Now the day after we arrived, a new crisis began to unfold.
The oil slick was now moving north towards Dassen Island, and the rescuers despaired, because they knew if the oil hit, it would not be possible to rescue any more oiled birds.
And there really were no good solutions. But then finally, one of the researchers threw out this crazy idea.
He said, "OK, why don't we try and collect the birds at the greatest risk of getting oiled" --
they collected 20,000 -- "and we'll ship them 500 miles up the coast to Port Elizabeth in these open-air trucks,
and release them into the clean waters there and let them swim back home?"
So three of those penguins -- Peter, Pamela and Percy -- wore satellite tags,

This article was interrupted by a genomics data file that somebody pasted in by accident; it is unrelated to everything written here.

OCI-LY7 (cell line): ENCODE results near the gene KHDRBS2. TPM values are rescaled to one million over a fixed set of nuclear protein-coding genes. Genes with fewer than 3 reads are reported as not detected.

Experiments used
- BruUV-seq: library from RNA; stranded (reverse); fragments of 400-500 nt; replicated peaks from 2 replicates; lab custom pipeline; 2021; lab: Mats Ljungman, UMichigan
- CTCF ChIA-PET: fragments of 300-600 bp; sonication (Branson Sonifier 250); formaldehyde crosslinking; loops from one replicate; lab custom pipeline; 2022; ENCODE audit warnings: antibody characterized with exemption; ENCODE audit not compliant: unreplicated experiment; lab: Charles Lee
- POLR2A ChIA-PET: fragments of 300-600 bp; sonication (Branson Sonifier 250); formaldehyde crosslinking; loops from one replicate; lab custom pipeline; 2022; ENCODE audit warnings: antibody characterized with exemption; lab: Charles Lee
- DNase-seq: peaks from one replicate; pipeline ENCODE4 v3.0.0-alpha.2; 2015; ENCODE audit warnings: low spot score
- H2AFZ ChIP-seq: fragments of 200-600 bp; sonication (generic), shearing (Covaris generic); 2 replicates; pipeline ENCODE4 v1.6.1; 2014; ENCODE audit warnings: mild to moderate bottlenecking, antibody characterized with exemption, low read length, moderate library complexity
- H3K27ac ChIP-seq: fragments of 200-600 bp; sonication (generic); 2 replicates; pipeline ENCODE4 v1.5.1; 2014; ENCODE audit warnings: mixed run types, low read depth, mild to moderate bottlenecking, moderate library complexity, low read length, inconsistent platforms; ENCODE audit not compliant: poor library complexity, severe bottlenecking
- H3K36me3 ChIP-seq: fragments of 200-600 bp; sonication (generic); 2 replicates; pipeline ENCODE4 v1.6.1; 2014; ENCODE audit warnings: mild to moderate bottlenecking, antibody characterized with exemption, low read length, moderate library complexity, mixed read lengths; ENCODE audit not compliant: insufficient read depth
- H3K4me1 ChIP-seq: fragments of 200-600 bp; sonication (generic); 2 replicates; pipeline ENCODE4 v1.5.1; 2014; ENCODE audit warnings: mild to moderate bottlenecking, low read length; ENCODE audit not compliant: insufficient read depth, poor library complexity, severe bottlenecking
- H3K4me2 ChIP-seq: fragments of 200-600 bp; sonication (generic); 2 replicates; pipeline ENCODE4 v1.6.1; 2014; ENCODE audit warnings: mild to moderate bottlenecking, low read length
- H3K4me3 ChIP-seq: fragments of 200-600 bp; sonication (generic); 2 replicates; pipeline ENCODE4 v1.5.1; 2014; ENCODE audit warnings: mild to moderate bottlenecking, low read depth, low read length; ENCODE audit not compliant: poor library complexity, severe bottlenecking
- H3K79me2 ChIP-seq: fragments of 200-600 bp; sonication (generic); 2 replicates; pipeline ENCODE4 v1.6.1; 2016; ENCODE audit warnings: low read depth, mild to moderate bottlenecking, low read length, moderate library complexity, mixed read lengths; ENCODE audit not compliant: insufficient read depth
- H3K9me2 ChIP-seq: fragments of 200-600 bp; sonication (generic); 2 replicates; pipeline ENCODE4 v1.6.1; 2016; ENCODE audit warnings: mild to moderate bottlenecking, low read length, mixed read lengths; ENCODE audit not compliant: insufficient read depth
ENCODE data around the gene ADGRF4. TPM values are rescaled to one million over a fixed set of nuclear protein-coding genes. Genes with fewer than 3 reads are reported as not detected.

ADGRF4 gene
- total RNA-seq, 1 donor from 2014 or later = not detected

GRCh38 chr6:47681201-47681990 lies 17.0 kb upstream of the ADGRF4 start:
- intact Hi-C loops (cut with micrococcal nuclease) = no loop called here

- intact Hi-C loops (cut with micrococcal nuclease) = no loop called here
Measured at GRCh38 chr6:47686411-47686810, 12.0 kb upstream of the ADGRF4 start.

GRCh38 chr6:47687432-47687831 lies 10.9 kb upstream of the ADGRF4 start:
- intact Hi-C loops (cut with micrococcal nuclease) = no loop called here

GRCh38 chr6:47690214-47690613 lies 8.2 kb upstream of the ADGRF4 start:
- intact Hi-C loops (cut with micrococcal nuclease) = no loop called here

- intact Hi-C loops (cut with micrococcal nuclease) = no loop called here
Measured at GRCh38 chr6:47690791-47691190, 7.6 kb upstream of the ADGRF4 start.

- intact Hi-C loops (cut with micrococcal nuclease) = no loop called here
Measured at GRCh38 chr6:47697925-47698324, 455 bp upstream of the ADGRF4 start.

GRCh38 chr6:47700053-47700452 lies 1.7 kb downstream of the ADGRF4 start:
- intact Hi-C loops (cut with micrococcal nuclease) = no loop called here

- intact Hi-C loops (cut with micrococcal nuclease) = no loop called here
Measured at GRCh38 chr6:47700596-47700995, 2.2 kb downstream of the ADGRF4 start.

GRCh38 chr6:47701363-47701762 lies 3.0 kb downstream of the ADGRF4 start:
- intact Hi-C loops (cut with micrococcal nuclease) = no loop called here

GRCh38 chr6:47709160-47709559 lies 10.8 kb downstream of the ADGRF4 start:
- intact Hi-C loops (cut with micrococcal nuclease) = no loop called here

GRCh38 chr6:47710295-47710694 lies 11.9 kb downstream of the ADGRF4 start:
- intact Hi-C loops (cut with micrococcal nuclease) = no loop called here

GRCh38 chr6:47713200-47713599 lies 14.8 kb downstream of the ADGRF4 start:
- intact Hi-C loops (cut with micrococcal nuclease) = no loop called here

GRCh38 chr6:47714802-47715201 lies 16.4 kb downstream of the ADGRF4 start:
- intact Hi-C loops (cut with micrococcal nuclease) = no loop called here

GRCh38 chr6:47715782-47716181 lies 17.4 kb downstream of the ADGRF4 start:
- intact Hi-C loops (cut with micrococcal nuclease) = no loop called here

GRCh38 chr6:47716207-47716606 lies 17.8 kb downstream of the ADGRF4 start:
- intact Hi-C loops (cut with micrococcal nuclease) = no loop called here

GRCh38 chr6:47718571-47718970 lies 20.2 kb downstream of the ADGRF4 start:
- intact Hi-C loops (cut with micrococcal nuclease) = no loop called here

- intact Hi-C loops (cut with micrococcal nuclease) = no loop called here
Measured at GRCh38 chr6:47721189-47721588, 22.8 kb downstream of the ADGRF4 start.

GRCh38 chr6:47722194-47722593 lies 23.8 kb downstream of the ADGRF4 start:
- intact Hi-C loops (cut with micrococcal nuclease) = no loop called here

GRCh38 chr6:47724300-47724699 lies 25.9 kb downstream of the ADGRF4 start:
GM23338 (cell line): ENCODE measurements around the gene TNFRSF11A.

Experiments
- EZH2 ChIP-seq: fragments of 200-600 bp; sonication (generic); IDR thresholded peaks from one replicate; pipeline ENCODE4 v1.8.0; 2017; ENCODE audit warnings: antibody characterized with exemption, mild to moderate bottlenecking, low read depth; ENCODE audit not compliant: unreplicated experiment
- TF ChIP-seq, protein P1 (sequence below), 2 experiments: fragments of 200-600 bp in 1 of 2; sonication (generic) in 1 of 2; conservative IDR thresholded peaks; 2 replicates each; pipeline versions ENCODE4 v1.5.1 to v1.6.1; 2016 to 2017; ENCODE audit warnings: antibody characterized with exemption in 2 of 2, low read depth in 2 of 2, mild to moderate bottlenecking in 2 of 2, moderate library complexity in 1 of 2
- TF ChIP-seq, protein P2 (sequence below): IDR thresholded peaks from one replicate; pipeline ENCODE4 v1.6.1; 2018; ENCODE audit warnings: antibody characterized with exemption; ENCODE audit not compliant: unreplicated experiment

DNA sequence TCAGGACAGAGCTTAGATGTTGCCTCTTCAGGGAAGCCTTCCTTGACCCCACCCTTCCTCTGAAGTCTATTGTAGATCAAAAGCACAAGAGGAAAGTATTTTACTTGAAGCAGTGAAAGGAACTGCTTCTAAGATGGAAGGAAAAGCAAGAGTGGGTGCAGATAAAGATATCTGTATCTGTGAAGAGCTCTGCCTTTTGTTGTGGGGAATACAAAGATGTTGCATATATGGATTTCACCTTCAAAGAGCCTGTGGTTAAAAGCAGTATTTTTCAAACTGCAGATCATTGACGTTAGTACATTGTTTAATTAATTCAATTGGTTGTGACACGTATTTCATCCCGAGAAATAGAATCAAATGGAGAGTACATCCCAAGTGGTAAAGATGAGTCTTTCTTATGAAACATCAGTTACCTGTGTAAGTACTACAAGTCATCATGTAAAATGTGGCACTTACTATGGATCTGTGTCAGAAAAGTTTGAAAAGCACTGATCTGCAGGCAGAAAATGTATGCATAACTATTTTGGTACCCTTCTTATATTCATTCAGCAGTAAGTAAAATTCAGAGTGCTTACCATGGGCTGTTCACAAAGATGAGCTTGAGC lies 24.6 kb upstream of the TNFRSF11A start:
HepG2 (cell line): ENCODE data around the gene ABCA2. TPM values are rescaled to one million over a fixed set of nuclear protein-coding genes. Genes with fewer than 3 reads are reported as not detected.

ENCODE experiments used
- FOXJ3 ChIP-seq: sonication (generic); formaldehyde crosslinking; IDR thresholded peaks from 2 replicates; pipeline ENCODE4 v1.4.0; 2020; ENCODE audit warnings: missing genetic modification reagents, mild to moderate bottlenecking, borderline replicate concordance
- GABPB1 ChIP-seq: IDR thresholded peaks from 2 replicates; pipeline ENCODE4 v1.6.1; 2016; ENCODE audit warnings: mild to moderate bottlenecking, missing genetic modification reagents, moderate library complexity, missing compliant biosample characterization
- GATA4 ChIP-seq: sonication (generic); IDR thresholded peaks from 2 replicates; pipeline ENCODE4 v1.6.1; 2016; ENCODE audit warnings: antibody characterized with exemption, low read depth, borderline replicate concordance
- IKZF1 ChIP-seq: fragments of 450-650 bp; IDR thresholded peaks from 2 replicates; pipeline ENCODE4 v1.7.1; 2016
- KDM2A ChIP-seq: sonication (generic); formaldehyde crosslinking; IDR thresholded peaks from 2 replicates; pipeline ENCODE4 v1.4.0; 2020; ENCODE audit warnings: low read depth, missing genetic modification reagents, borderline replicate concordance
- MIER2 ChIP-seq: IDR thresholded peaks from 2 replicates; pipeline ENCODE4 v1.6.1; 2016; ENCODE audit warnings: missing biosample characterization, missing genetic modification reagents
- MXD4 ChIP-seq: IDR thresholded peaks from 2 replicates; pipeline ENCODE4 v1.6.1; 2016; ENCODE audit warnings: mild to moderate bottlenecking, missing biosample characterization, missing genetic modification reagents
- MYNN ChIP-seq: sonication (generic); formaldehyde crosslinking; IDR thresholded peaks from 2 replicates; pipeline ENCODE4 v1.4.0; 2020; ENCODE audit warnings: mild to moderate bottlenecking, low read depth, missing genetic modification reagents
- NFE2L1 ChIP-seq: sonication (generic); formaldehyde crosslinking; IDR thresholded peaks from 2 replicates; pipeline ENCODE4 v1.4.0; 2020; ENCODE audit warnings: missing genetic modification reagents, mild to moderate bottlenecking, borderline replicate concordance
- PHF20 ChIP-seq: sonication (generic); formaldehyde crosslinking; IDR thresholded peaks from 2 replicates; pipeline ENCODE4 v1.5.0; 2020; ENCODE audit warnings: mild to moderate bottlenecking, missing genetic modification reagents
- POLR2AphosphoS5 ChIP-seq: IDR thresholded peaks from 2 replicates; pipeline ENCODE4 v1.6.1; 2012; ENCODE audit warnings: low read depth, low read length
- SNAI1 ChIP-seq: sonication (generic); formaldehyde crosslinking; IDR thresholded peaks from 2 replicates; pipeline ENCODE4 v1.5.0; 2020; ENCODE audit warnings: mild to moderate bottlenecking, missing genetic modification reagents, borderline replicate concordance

and the researchers crossed their fingers and hoped that by the time they got back home, the oil would be cleaned up from their islands.
And luckily, the day they arrived, it was. So it had been a huge gamble, but it had paid off.
And so they know now that they can use this strategy in future oil spills.
So in wildlife rescue as in life, we learn from each previous experience, and we learn from both our successes and our failures.
And the main thing learned during the Apollo Sea rescue in '94 was that most of those penguins had died due to the unwitting use of poorly ventilated transport boxes and trucks,
because they just had not been prepared to deal with so many oiled penguins at once.
So in these six years between these two oil spills, they've built thousands of these well-ventilated boxes.
And as a result, during the Treasure rescue, just 160 penguins died during the transport process, as opposed to 5,000. So this alone was a huge victory.